Food allergens: how can testing safeguard us, despite rapid growth in allergies?
The world is facing an unprecedented, growing problem with food allergens – but analytical scientists can help.
Research has revealed increasing rates of hospital admissions or hospital visits due to anaphylaxis in the US, Europe, Australasia and Asia, with 72% more children admitted to English hospitals in 2019 than just six years earlier. According to the BBC, data from multiple peer-reviewed sources also suggests that the rate of food allergies increased from around three per cent of the global population to around seven per cent between 1960 and 2018. Some 32 million Americans and up to 26 million Europeans are now thought to have food allergies, and the range of foods that people are sensitive to has also increased dramatically compared to decades ago. “(F)ood allergies have risen (…that) is unquestionably the case, to an absolutely crazy extent,” says emeritus professor of medical microbiology Graham Rook.
The increasing regulatory response
Trends such as these – and the absence of a conclusive answer to the question: ‘Why are food allergy rates rising?’ - have prompted governments to try and contain the problem by increasing regulation around the identification and labelling of food allergens. In 2004, the US Food Allergen Labeling and Consumer Protection Act (FALCPA) identified eight major allergens and mandated that foods or ingredients containing them must be specifically labelled. In the European Union, Regulation (EU) No 1169/2011 was implemented between 2014 and 2016, requiring that all pre-packaged foods display nutrition information. Moreover, foods containing any of 14 allergens that need to be declared by EU law must be included and emphasised in the list of ingredients. Last year, in response to the death from anaphylaxis of the teenager Natasha Ednan-Laperouse, the UK government further tightened up allergen labelling regulations by “requiring food businesses to include full ingredients labelling on pre-packed for direct sale (PPDS) foods.” President Joe Biden also approved the Food Allergy Safety, Treatment, Education, and Research (FASTER) Act in May last year, making sesame the ninth major allergen that US companies must display on food packaging from January 1, 2023.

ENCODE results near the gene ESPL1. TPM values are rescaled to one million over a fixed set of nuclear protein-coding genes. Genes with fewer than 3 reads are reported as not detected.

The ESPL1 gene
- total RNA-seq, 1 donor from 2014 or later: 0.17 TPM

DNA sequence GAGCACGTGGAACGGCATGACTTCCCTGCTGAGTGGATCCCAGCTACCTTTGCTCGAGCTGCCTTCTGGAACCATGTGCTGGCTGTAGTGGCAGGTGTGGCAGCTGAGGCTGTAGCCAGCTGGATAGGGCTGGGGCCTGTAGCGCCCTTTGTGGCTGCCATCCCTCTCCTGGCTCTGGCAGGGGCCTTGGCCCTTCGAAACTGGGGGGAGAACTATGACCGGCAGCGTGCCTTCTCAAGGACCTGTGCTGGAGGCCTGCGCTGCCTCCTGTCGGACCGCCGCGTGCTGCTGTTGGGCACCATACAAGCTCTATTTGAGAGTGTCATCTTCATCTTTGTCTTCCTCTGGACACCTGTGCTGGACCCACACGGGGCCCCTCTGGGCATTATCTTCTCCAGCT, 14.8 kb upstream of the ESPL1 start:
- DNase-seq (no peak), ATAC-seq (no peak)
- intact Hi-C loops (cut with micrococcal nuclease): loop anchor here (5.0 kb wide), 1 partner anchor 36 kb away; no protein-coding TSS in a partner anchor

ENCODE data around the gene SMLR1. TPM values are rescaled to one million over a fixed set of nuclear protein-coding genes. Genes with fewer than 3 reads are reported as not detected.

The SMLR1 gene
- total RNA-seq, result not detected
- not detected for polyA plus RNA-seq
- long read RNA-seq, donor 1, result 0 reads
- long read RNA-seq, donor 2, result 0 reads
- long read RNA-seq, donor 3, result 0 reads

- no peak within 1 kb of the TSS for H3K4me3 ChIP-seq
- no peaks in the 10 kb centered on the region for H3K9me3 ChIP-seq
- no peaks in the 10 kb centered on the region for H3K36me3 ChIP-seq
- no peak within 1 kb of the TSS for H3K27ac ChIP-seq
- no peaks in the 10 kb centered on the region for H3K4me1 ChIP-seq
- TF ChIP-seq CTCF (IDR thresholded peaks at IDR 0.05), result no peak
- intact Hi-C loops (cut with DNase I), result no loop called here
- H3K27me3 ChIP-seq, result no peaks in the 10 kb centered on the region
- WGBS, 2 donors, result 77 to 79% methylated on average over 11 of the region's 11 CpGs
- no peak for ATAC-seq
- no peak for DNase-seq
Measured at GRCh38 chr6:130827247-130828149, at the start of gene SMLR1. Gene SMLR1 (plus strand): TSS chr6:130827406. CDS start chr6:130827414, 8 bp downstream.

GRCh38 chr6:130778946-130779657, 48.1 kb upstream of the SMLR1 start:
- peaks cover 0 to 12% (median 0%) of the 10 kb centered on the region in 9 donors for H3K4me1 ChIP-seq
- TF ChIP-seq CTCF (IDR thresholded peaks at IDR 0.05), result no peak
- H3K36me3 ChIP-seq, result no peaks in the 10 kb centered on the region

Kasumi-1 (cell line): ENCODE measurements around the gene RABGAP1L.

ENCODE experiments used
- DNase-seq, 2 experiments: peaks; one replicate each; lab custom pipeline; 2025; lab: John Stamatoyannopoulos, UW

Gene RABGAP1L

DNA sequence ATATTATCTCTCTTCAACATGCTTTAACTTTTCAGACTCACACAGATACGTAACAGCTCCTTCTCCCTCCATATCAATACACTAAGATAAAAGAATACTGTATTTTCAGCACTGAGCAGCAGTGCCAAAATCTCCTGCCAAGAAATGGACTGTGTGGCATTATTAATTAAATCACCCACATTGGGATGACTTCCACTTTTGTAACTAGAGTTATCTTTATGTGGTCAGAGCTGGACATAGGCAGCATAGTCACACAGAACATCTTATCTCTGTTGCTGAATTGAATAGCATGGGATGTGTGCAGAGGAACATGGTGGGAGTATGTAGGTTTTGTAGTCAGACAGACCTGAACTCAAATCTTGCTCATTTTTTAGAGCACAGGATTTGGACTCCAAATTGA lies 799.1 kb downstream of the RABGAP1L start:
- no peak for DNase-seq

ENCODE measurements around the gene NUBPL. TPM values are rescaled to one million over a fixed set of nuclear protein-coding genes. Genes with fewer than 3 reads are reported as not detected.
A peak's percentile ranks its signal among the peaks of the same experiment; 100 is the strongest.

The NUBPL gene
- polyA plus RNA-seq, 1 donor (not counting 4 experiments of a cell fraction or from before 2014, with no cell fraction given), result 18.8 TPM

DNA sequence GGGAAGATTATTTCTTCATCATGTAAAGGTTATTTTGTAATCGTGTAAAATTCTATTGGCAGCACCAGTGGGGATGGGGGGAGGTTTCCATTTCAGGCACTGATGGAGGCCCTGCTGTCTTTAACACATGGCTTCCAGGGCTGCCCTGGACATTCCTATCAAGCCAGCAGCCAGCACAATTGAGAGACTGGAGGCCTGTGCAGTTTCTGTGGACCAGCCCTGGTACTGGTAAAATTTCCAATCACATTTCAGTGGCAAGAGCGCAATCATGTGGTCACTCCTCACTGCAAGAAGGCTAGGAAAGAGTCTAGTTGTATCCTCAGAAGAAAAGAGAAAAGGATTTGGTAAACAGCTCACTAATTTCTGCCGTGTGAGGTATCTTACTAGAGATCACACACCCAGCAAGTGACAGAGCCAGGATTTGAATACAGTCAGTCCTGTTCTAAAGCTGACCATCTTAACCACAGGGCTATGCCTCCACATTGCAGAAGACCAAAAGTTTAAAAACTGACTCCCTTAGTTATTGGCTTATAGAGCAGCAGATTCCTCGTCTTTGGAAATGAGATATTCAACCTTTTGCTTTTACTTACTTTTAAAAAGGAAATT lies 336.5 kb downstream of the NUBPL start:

The challenges and risks involved in identifying allergens
The food we eat can become contaminated with allergens in many ways, but happens broadly through two main avenues: undeclared allergens and cross-contamination. If any player in the production process – for example, a third-party supplier or repackaging company – should fail to label products properly, the consequences can potentially be serious or even fatal. Cross contamination is also a real danger if products are prepared in the same place as food allergens, if cleaning is inadequate, or when goods are stored close to allergenic materials. Allergen testing in laboratories is therefore a crucial line of defence for consumer safety and overall public health.
Food companies should also be conscious of the financial impact that allergen contamination can have on their profitability. Withdrawing products from sale due to undeclared allergens remains common and may account for around a third of all recalls. Moreover, more than one in four recalls costs companies between $10 million and $29 million without even accounting for damage to brand reputation. The former deputy commissioner for foods and veterinary medicine at the US Food and Drug Administration, Dr Stephen Ostroff, also calculated that the food industry could save at least $5 billion a year were it able to cut recalls by 50 per cent. Given the risks, regulations and potential rewards associated with food allergens, it is clearly vital to have confidence in the composition and labelling of our products, and laboratory analytical scientists can play a key role in ensuring this.